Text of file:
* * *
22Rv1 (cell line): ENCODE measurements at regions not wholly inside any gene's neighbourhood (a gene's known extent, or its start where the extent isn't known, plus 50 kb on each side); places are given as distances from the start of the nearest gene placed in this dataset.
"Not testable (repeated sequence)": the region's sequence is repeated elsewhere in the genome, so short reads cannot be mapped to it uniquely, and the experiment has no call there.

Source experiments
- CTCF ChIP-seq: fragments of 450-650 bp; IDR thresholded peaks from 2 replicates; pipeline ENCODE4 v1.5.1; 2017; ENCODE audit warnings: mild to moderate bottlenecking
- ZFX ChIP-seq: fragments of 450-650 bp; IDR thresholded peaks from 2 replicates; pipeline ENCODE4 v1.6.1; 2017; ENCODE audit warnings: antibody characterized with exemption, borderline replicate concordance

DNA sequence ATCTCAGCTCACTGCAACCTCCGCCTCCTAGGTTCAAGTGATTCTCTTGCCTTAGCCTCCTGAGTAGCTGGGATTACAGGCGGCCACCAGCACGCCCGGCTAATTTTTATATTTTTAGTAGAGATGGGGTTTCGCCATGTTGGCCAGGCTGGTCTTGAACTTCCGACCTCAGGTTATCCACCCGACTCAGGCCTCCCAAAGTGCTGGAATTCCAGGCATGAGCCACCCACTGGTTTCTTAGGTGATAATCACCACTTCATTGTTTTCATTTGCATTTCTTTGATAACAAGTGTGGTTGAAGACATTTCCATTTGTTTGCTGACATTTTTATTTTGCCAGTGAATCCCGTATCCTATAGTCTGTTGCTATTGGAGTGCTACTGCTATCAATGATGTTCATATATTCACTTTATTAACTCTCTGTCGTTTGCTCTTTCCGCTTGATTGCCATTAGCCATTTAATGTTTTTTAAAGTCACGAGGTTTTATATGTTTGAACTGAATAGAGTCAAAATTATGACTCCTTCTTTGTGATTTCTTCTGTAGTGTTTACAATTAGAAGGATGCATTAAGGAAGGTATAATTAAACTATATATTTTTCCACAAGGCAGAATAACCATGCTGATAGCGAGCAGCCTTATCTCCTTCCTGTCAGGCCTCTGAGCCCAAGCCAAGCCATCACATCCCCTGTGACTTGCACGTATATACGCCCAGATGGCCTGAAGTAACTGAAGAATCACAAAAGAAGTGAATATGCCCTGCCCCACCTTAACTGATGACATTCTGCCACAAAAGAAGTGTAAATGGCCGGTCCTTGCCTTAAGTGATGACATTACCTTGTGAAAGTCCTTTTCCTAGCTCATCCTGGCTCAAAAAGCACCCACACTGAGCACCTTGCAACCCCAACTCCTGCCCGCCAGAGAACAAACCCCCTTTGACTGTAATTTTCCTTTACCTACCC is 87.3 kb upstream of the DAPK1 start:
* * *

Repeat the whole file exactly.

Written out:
22Rv1 (cell line): ENCODE measurements at regions not wholly inside any gene's neighbourhood (a gene's known extent, or its start where the extent isn't known, plus 50 kb on each side); places are given as distances from the start of the nearest gene placed in this dataset.
"Not testable (repeated sequence)": the region's sequence is repeated elsewhere in the genome, so short reads cannot be mapped to it uniquely, and the experiment has no call there.

Source experiments
- CTCF ChIP-seq: fragments of 450-650 bp; IDR thresholded peaks from 2 replicates; pipeline ENCODE4 v1.5.1; 2017; ENCODE audit warnings: mild to moderate bottlenecking
- ZFX ChIP-seq: fragments of 450-650 bp; IDR thresholded peaks from 2 replicates; pipeline ENCODE4 v1.6.1; 2017; ENCODE audit warnings: antibody characterized with exemption, borderline replicate concordance

DNA sequence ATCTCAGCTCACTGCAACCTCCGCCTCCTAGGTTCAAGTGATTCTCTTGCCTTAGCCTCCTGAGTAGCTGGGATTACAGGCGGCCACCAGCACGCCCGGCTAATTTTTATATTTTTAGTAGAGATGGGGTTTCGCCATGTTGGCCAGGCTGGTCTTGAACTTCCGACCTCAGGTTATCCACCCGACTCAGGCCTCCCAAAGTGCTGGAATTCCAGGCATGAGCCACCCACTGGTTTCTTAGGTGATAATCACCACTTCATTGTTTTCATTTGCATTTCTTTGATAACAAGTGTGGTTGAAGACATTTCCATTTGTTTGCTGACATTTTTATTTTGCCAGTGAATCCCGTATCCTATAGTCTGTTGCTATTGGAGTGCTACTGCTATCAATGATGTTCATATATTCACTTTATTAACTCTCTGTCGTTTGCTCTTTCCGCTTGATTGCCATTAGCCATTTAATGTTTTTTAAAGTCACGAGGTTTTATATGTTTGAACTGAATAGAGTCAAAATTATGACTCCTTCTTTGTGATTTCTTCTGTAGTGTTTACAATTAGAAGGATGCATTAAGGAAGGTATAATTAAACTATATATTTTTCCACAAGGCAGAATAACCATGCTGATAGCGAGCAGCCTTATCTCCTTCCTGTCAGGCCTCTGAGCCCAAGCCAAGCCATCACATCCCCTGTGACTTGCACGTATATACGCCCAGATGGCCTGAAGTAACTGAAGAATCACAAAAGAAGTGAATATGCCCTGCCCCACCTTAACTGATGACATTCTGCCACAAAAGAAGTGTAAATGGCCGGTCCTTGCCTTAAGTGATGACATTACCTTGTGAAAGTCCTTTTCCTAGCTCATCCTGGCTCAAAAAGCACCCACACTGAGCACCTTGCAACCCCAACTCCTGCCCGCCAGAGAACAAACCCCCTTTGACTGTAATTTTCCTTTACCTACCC is 87.3 kb upstream of the DAPK1 start: